In looking at the guidance people gave, some of it reflected situations or missed opportunities that the person can no longer change. For example, “Don’t have a child at 16” will not change the birth of that particular child at 16. Other advice, however, represented choices for which corrective action could still be taken. “Finish school” or “Drink less and run more” are actions a person can still do something about, pending the availability of funding and the right motivation.

Thus, we were interested in the extent to which people actually followed the advice they offered their younger self. In both studies, more than half of the respondents said that they did follow it. The others, we will assume, either couldn’t do so because it was no longer feasible or because they simply chose not to, perhaps because they did not want to give up bad habits or start beneficial ones. It’s also possible that some people didn’t follow their own advice because, no matter how good some advice is, following it remains difficult and elusive (for example, “Forget about what other people think. Take risks and do things that you enjoy doing”; “Love yourself; you are lovable”).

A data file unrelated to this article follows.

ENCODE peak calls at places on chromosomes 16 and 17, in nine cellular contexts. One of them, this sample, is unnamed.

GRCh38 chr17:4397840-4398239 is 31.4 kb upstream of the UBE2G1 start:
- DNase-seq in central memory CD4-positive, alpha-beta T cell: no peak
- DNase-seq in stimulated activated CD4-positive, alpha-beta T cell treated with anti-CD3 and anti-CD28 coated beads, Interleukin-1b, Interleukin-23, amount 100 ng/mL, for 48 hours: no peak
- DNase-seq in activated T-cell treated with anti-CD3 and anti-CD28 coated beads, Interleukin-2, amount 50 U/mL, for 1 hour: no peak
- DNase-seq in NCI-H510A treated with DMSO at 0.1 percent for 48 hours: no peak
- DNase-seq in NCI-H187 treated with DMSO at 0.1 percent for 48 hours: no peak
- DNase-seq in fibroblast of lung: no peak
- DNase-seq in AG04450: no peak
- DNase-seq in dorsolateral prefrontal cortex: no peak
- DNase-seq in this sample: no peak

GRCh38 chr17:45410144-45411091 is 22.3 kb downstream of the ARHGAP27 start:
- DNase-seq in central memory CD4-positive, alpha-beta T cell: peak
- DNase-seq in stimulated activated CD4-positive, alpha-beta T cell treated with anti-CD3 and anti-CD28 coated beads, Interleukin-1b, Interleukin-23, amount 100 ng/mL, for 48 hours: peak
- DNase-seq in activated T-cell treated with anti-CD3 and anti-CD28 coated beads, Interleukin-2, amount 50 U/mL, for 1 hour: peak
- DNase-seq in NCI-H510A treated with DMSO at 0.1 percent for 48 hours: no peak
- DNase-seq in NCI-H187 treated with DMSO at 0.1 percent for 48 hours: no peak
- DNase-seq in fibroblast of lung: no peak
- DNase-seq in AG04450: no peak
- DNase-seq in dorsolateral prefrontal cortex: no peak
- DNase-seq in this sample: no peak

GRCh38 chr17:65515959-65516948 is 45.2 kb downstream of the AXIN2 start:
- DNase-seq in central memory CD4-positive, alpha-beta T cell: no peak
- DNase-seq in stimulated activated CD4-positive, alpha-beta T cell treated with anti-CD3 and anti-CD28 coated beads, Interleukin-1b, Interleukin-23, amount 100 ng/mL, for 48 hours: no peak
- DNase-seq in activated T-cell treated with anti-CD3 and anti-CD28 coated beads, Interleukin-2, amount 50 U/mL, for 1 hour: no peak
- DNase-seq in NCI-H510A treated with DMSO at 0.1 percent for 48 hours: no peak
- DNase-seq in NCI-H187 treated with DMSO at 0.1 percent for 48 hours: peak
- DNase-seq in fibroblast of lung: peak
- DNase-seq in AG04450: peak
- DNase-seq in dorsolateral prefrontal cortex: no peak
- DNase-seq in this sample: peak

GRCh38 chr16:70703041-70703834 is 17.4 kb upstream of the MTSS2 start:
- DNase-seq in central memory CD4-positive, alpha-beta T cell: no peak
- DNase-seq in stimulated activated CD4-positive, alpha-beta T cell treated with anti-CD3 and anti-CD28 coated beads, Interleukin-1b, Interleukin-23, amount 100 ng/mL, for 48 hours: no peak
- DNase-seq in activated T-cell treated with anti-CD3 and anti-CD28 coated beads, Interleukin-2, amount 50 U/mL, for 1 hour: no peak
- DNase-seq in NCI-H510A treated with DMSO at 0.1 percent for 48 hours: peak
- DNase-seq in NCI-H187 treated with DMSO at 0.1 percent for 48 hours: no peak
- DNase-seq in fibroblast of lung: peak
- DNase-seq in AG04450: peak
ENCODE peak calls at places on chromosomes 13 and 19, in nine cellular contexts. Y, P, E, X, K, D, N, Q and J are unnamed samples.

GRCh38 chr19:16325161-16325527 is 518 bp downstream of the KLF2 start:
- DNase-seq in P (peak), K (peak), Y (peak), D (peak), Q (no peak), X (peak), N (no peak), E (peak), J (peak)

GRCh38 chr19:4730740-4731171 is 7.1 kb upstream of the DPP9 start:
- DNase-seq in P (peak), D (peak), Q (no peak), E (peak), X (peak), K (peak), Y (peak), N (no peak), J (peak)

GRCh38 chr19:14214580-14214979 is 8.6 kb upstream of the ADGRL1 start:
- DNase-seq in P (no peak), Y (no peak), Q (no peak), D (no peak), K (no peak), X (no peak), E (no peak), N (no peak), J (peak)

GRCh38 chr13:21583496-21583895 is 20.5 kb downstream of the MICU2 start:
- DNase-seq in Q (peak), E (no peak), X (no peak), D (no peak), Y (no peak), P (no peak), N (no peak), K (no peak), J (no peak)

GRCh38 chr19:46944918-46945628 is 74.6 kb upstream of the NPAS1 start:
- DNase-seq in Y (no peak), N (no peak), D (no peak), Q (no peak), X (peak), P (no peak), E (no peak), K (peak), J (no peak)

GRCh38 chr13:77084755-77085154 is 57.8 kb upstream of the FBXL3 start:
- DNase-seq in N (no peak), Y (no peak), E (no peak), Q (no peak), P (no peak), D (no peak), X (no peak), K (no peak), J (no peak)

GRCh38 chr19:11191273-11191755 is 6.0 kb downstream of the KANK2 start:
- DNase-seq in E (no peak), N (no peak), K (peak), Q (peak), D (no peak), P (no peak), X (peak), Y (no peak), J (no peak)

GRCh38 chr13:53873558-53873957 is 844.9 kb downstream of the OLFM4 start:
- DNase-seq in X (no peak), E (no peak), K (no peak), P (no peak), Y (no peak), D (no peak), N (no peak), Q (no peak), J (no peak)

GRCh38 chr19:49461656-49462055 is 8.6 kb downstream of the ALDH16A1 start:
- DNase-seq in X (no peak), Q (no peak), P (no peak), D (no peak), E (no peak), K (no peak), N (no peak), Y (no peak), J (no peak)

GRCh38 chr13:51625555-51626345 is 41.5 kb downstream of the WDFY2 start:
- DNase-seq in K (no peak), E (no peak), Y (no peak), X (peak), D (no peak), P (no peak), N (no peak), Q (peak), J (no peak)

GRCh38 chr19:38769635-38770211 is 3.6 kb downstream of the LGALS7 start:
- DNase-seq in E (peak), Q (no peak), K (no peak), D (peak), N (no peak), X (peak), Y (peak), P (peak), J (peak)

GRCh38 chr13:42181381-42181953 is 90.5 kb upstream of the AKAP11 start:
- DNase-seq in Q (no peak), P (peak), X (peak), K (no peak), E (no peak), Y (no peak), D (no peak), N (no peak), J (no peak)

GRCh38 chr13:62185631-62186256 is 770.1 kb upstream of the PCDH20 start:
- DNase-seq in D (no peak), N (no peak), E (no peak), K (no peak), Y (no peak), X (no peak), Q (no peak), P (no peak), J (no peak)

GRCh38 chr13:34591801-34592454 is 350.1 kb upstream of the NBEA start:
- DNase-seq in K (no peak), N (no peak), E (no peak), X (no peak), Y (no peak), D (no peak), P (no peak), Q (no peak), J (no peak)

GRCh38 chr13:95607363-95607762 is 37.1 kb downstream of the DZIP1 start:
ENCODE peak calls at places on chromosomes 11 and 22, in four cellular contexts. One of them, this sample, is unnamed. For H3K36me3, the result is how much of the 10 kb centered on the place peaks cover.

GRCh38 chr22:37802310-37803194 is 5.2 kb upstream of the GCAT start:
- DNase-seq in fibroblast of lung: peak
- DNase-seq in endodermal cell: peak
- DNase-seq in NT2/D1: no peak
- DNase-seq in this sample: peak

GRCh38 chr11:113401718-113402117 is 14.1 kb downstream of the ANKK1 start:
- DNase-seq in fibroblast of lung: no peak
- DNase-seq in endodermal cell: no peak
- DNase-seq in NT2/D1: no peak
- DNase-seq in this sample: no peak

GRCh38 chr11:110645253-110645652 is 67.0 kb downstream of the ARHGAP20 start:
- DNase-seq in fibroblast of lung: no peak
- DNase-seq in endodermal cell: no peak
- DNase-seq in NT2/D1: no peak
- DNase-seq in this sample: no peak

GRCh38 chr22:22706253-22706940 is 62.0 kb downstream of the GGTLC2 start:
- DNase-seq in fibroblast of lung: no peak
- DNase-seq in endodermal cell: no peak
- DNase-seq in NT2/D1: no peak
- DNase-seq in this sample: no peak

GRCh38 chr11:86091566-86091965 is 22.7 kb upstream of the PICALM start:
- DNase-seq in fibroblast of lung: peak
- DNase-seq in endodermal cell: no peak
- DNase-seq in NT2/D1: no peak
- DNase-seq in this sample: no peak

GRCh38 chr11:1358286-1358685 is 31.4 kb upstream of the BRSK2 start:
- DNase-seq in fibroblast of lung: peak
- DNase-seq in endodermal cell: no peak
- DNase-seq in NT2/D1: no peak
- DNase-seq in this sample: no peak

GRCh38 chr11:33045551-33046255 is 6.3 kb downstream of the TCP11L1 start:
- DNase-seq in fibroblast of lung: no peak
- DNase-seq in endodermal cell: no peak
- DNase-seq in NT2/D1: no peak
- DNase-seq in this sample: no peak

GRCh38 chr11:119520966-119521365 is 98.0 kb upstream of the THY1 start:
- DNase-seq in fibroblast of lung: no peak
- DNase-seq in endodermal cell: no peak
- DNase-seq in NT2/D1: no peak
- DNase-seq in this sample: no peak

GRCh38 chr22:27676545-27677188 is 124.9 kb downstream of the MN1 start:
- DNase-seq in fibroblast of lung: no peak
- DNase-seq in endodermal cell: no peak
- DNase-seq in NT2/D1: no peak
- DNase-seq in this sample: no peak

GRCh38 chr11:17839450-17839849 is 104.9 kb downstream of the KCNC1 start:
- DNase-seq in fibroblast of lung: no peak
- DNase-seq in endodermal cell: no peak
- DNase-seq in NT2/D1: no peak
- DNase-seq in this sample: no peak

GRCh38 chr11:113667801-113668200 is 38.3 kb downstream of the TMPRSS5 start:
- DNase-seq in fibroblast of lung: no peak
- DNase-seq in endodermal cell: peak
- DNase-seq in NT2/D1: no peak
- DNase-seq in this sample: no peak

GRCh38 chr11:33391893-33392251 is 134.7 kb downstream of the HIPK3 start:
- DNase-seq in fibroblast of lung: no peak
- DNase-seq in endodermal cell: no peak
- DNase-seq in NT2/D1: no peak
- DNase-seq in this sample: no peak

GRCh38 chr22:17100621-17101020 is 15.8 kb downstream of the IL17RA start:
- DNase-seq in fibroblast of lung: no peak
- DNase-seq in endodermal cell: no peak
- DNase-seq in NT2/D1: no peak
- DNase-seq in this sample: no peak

Does it really matter whether we follow the guidance we offer our younger self? Apparently so. People who followed such advice in both of our studies thought their younger self would view them more positively than those who did not. In fact, when asked, “What would the person you were in high school think of you now?” many non followers believed their younger self would be disappointed. If following the advice we give to who we once were can make a difference in our view of ourself, then, certainly, thinking about this advice is an exercise worth doing.